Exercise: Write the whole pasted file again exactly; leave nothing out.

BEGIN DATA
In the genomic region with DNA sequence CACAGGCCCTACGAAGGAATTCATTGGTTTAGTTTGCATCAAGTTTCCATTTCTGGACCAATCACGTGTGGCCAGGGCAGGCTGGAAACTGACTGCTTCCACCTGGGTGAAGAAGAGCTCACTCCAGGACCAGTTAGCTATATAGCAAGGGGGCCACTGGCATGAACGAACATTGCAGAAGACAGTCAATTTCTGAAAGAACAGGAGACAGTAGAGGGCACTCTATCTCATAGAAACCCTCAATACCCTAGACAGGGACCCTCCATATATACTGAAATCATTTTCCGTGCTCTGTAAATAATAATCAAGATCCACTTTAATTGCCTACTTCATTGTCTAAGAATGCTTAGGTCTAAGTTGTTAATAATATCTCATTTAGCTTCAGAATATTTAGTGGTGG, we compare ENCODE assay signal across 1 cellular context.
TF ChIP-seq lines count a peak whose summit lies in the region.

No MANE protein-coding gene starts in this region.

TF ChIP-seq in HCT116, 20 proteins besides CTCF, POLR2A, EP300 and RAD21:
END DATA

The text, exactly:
In the genomic region with DNA sequence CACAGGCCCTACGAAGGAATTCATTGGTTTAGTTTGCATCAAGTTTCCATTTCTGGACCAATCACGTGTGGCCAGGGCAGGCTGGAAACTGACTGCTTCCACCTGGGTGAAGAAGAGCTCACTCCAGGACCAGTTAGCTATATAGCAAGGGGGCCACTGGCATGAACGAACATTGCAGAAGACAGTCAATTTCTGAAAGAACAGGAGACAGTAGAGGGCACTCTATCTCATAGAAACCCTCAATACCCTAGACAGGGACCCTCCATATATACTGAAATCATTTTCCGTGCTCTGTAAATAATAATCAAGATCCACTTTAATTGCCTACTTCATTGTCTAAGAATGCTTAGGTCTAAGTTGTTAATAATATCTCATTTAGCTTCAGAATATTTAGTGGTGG, we compare ENCODE assay signal across 1 cellular context.
TF ChIP-seq lines count a peak whose summit lies in the region.

No MANE protein-coding gene starts in this region.

TF ChIP-seq in HCT116, 20 proteins besides CTCF, POLR2A, EP300 and RAD21: